Their annual report states: ‘To prevent drowning, every child must have basic swimming, water safety skills and knowledge of how to be safe when they are in, on, or around the water’.

They also mention that: ‘Common barriers to participation in water safety education include the cost and time to access lessons, access to facilities, insufficient resources and insufficient capacity for instruction.’

Another significant barrier is parents not knowing how to swim and fearing the water. This is something I’ve had to negotiate with DadaK and Obapaa over the years, explaining that water safety includes being able to swim. Avoiding water isn’t the answer, because, especially in Australian society, it’s just not always possible. With the vast majority of our population living along the coastal fringe, the beach, the pool, surfing, fishing and boating are all a big part of our culture. DadaK and Obapaa’s children, growing up here, aren’t going to be able to stay away from all of that.

Many of the drownings in 2014 were among young people. I’d guess this is partly because young people who aren’t very confident in the water end up in social situations where everyone else is swimming, and because they want to join the fun they take risks like swimming in a current that’s too strong for them, or getting stuck in a rip and not knowing how to get out of it. Knowing how to swim won’t always save you, but I believe you can only truly understand and respect the power of water if you have immersed yourself in it and learned to swim — and that gives you a better chance than if you can’t even stay afloat.

Setting off on an adventure.

Setting off on a watery adventure (they never got any deeper than this).

I don’t think many African parents in Australia know how to swim. It’s rare to see African families at swimming pools or the beach, so I was pleased, and felt quite honoured, that Water-baby’s parents trusted me enough to ask me to take her swimming. They know that she’ll be safer once she knows how to swim, and also that she’ll have fun learning.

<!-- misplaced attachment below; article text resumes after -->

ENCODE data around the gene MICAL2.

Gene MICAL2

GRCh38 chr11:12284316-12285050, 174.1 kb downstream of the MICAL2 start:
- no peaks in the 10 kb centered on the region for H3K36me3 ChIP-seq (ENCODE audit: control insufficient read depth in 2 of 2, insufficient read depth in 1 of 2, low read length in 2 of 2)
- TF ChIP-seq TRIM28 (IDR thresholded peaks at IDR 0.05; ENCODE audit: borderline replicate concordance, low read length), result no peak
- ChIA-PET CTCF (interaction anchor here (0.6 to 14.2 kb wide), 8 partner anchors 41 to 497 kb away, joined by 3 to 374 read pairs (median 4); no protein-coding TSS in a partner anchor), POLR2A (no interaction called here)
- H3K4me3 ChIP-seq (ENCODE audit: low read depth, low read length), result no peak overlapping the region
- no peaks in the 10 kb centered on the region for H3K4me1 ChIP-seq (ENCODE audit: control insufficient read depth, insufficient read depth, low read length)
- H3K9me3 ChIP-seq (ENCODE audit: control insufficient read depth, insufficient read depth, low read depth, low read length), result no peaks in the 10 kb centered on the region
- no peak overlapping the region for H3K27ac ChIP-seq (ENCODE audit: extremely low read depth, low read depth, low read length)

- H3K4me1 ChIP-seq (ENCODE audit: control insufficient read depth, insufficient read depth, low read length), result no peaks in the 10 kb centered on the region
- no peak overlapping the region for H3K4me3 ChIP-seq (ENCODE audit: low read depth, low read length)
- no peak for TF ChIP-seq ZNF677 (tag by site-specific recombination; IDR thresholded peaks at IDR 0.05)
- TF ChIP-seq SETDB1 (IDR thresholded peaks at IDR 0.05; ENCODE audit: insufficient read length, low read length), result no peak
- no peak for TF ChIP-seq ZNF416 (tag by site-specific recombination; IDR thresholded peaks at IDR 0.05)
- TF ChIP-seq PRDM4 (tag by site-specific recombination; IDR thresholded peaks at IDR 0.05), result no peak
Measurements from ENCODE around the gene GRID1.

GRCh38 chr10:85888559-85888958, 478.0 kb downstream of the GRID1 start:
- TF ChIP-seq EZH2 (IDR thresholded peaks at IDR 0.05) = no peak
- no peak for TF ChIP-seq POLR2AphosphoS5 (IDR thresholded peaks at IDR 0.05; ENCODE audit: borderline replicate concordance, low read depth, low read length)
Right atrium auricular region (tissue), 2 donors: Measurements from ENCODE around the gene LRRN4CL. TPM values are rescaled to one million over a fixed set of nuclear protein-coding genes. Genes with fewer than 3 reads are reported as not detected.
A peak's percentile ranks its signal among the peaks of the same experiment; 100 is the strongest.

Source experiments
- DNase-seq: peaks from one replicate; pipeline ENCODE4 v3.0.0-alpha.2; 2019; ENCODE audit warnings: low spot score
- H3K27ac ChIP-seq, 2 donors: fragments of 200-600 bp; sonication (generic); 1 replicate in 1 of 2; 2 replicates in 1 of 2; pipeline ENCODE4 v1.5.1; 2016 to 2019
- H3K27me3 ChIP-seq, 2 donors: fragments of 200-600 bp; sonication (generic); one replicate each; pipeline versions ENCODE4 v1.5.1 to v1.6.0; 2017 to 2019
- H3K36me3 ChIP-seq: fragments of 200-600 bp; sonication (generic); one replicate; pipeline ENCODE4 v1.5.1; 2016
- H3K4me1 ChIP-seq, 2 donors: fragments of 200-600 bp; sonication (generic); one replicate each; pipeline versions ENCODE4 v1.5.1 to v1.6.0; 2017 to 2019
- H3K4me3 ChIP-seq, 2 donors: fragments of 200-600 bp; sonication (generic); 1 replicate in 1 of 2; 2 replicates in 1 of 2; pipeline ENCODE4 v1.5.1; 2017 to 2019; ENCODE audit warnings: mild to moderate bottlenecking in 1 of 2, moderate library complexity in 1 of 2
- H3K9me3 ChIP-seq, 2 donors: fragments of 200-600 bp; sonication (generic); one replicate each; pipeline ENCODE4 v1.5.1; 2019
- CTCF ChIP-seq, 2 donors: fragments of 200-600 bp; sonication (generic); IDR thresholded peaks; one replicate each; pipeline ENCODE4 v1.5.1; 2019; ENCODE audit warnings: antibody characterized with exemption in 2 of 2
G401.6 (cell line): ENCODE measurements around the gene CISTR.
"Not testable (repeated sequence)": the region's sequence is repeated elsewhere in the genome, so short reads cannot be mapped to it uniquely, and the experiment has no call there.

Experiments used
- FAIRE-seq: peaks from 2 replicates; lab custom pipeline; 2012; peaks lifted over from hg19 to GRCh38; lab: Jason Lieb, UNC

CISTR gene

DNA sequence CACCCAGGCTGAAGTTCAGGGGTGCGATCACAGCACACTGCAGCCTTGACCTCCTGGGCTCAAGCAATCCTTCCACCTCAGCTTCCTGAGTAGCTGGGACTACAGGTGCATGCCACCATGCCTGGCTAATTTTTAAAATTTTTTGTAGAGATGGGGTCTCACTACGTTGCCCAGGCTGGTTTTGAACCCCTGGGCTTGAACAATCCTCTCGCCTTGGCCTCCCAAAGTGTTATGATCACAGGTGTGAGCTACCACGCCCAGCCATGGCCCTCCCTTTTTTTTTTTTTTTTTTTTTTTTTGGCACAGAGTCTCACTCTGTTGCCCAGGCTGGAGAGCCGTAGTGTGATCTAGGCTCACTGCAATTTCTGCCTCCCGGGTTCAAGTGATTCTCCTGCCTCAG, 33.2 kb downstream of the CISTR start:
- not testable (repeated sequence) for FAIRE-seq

I’m encouraging them to come with us to the pool so that they, too, can have some fun in the water, but I haven’t had any luck so far. They’re busy people. At least I know that Water-baby’s another little African Aussie who will grow up with a love and connection to our watery culture.


Learning to swim, you need to know how to stay afloat.

By coincidence, I had this dream just a day before the WordPress challenge was announced for this week. The theme of ‘Afloat’ fits perfectly with the thoughts the dream inspired.

See other people’s response to the challenge here.


2 thoughts on “Staying afloat

  1. Kudos to you for getting kids in the water and learning to swim. In this ‘girt by sea’ country of ours it’s vital they learn to swim.

    I learned to swim at an early age and also gained qualifications in life saving, both Surf Life Saving and Royal Life Saving. If you’re near the sea (and a surf life saving club), I highly recommend you get your kids involved. It’s a great community, the kids will learn a lot about swimming in the ocean and they’ll learn first aid and CPR skills as they get older. Win/win/win!

    I think we’re all grieving with that family…

    • Thanks Diane, I don’t live close enough to the sea or they would have all been in Nippers, but these are all such important skills.